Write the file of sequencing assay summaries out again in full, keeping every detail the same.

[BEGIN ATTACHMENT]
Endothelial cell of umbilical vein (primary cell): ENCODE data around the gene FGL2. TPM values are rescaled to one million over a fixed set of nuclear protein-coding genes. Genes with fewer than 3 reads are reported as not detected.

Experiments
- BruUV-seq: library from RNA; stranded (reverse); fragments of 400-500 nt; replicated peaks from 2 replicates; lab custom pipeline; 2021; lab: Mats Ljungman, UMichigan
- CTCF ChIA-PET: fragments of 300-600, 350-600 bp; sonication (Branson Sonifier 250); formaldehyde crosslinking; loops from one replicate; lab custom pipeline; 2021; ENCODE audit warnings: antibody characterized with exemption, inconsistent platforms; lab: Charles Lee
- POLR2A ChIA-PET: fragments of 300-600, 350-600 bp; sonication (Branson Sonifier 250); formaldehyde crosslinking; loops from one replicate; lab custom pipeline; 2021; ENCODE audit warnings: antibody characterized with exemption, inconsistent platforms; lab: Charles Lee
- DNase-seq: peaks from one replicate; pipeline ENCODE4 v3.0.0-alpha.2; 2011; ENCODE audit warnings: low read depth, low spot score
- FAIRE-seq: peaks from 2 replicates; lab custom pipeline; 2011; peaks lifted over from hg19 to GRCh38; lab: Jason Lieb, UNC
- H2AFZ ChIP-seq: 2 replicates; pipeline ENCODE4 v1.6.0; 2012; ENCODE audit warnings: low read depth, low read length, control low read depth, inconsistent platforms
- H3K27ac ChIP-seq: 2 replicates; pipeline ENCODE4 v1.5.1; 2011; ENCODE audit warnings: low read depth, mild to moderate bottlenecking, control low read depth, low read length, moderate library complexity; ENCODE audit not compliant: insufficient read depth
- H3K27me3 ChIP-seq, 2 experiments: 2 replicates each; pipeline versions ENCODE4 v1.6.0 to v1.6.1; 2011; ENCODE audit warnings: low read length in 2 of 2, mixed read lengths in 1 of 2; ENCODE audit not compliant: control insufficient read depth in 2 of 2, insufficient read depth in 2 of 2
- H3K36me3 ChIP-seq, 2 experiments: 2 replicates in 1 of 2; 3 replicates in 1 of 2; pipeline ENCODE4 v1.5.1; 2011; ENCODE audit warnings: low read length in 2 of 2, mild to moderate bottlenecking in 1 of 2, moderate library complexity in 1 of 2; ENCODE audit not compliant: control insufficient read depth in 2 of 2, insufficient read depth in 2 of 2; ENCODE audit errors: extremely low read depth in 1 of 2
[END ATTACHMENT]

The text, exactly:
Endothelial cell of umbilical vein (primary cell): ENCODE data around the gene FGL2. TPM values are rescaled to one million over a fixed set of nuclear protein-coding genes. Genes with fewer than 3 reads are reported as not detected.

Experiments
- BruUV-seq: library from RNA; stranded (reverse); fragments of 400-500 nt; replicated peaks from 2 replicates; lab custom pipeline; 2021; lab: Mats Ljungman, UMichigan
- CTCF ChIA-PET: fragments of 300-600, 350-600 bp; sonication (Branson Sonifier 250); formaldehyde crosslinking; loops from one replicate; lab custom pipeline; 2021; ENCODE audit warnings: antibody characterized with exemption, inconsistent platforms; lab: Charles Lee
- POLR2A ChIA-PET: fragments of 300-600, 350-600 bp; sonication (Branson Sonifier 250); formaldehyde crosslinking; loops from one replicate; lab custom pipeline; 2021; ENCODE audit warnings: antibody characterized with exemption, inconsistent platforms; lab: Charles Lee
- DNase-seq: peaks from one replicate; pipeline ENCODE4 v3.0.0-alpha.2; 2011; ENCODE audit warnings: low read depth, low spot score
- FAIRE-seq: peaks from 2 replicates; lab custom pipeline; 2011; peaks lifted over from hg19 to GRCh38; lab: Jason Lieb, UNC
- H2AFZ ChIP-seq: 2 replicates; pipeline ENCODE4 v1.6.0; 2012; ENCODE audit warnings: low read depth, low read length, control low read depth, inconsistent platforms
- H3K27ac ChIP-seq: 2 replicates; pipeline ENCODE4 v1.5.1; 2011; ENCODE audit warnings: low read depth, mild to moderate bottlenecking, control low read depth, low read length, moderate library complexity; ENCODE audit not compliant: insufficient read depth
- H3K27me3 ChIP-seq, 2 experiments: 2 replicates each; pipeline versions ENCODE4 v1.6.0 to v1.6.1; 2011; ENCODE audit warnings: low read length in 2 of 2, mixed read lengths in 1 of 2; ENCODE audit not compliant: control insufficient read depth in 2 of 2, insufficient read depth in 2 of 2
- H3K36me3 ChIP-seq, 2 experiments: 2 replicates in 1 of 2; 3 replicates in 1 of 2; pipeline ENCODE4 v1.5.1; 2011; ENCODE audit warnings: low read length in 2 of 2, mild to moderate bottlenecking in 1 of 2, moderate library complexity in 1 of 2; ENCODE audit not compliant: control insufficient read depth in 2 of 2, insufficient read depth in 2 of 2; ENCODE audit errors: extremely low read depth in 1 of 2